Border crossing, Huay Xai and the Mekong River

The 16th was our 30th day in Thailand which meant we had to get out pronto! We booked a minibus to take us through immigration to the port town of Huay Xai in Laos. A short lunch break was followed by a 20 minute stop at the White Temple, which was truly breathtaking. It was indeed completely brilliant white and had silver mosaic inlaid to make it shine and glisten in the sun. Absolutely worth the visit, despite being a tourist trap. 

Border crossing and immigration/visa control was relatively easy, if a little logistically complex, and we arrived at Little Hostel in time to spend a few hours of the evening wandering Huay Xai.

The next morning we were picked up by Nagi, a slow boat company, that was to take us down the Mekong river to the Laos capital Luang Prabang. There were lots of slow boats options, and ours was pretty expensive compared to the popular tourist ones. However, they cram 80 people onboard for 2 days, 8 hours both days, whilst our boat took at most 25 people, so everyone had plenty of space to move around and socialise. We made friends with some very interesting people! The tour also included free tea, coffee, fruit and buffet lunch on both days plus three sightseeing stops, for which we had a tour guide. If we had done these tours separately, it would have cost us more than the popular tourist slow boat so we definitely made the right choice.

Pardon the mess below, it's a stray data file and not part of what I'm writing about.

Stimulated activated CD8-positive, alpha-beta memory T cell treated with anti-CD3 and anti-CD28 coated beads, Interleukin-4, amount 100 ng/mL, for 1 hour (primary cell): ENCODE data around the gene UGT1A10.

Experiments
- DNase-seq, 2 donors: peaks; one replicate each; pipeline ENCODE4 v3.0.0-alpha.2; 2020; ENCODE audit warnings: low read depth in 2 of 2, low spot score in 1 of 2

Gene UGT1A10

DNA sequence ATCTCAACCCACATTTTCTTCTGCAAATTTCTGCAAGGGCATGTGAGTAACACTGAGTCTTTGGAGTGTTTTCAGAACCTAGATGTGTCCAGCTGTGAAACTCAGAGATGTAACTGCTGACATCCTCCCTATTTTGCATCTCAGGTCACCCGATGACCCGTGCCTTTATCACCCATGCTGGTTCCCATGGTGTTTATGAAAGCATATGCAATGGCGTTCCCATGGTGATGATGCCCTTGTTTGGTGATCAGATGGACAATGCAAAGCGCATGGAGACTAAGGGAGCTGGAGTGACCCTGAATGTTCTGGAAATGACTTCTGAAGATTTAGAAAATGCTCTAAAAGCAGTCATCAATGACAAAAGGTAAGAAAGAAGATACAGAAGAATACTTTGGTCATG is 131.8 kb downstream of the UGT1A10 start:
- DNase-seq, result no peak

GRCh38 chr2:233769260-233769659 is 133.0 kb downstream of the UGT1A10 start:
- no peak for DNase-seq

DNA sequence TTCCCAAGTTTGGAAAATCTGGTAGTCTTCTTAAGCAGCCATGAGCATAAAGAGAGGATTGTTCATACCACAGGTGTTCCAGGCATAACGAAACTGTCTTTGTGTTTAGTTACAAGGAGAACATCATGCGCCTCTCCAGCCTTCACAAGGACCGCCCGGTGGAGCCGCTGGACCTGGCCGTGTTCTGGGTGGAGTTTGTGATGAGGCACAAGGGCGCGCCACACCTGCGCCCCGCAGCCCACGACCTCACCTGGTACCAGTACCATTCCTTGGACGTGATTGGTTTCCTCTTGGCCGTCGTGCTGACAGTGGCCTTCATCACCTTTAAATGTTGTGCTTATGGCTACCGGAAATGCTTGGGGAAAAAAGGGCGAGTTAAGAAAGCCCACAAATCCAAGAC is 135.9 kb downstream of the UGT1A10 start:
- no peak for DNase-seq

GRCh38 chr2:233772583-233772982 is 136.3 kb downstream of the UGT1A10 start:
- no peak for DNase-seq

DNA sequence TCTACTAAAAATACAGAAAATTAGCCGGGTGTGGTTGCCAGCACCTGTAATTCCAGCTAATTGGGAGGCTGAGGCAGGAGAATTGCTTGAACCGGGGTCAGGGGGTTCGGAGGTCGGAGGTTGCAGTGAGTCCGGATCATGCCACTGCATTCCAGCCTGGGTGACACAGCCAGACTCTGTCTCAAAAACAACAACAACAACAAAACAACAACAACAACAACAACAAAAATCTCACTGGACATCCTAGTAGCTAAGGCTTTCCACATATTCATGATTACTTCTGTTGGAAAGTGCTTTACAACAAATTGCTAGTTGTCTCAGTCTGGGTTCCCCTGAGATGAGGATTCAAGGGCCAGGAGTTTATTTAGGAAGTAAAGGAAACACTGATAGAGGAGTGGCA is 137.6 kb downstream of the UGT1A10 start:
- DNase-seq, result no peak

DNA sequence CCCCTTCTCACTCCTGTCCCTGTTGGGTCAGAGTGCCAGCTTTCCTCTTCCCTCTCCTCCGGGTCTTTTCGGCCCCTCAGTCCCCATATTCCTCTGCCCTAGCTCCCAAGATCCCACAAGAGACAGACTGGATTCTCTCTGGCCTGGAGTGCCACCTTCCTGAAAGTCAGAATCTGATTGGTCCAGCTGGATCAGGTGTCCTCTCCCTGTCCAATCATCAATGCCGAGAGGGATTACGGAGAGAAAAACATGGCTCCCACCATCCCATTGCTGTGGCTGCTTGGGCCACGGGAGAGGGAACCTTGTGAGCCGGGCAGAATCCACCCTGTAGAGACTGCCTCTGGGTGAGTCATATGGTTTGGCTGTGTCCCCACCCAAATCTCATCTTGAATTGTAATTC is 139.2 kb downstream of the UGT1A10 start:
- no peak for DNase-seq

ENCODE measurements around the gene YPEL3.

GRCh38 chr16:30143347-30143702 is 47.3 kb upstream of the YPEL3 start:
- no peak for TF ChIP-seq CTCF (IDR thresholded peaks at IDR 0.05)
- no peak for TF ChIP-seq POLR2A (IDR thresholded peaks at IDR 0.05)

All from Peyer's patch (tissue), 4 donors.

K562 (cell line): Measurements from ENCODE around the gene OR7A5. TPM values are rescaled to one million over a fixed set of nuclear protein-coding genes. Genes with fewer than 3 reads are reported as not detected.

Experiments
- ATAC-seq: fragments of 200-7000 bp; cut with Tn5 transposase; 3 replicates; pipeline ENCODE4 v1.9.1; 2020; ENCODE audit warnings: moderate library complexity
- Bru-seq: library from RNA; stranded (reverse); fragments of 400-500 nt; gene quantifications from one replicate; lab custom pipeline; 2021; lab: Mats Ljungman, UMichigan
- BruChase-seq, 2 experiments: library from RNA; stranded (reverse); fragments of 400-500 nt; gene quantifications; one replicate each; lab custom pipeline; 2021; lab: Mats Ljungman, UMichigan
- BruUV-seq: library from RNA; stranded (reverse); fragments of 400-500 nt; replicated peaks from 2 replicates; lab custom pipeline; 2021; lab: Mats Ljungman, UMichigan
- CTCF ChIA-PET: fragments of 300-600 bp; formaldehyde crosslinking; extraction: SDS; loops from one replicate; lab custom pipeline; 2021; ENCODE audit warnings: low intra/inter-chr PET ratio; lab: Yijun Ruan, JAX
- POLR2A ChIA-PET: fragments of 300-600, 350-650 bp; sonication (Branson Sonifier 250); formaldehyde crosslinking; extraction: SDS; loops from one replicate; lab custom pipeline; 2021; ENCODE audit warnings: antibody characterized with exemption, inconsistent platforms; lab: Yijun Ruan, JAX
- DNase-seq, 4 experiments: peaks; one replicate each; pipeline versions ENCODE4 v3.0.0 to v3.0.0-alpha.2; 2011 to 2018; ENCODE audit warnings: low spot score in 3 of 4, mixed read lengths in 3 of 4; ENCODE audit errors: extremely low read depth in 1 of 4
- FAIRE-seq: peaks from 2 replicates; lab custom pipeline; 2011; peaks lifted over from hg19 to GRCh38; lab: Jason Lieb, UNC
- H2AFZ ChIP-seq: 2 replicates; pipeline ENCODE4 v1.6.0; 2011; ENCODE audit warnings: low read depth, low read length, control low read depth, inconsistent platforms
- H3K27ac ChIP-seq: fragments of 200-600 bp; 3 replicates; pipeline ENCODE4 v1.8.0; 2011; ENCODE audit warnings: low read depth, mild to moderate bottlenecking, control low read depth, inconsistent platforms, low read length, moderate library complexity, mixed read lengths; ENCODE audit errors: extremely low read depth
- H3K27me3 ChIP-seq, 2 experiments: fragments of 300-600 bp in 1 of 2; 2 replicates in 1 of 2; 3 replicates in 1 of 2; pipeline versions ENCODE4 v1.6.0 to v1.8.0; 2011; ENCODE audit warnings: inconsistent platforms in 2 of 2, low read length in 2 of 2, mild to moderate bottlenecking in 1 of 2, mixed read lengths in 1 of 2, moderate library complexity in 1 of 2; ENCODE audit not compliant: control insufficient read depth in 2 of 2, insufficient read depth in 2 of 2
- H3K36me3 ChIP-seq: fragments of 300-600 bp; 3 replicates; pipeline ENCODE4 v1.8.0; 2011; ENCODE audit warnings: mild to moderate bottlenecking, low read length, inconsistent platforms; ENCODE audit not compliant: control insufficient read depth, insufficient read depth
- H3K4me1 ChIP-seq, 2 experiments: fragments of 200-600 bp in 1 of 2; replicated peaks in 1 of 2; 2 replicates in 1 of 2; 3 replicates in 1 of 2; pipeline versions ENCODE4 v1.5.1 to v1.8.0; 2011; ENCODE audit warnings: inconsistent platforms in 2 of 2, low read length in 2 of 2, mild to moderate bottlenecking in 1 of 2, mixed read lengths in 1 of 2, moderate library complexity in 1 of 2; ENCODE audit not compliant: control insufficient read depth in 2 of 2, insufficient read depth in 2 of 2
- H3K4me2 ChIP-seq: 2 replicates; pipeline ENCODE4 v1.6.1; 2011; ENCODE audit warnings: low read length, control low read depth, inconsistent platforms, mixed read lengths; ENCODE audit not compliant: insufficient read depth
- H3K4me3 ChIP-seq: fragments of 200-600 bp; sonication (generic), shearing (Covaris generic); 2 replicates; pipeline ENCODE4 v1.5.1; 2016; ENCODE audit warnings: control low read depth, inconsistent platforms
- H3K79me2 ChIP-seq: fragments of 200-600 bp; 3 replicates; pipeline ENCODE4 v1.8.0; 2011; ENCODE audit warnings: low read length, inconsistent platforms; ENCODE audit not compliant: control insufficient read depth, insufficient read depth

On each day we stopped at a riverside Laos village, with the guide giving us insight into the Laos culture and lifestyle, and on the second day we climbed up to the riverside Pak Ou caves, full of Buddha statues and inscriptions. 

We weren’t sure how to feel about the village visits as we were ambushed by locals trying to sell us things for the whole visit and didn’t get a chance to actually talk to them or quietly observe a normal way of life. On the other hand, they were profiting from tourism, rather than just being interrupted by it… I still don’t think we’ve made up our minds. 

We saw silk and cotton scarves being made on a loom (1 week to make a scarf sold for $25) and whiskey being distilled from rice and water (a 40 day process for 40% proof). 

There was an overnight stop at Pak Bang, where we had the best Indian(?!) of the trip so far, overlooking the Mekong at sunset, went to a local bar to savour some delicious local banana whisky (for free!) and BeerLao and exchanged stories with some fellow travellers, and then slept in a bamboo hut on the waterfront. 

The next morning we were woken up by the trumpeting of elephants as they bathed on the opposite bank and monkeys chattering in the trees overhead. 

On the 18th we sailed into Luang Prabang.

Views of the Mekong from the boat:

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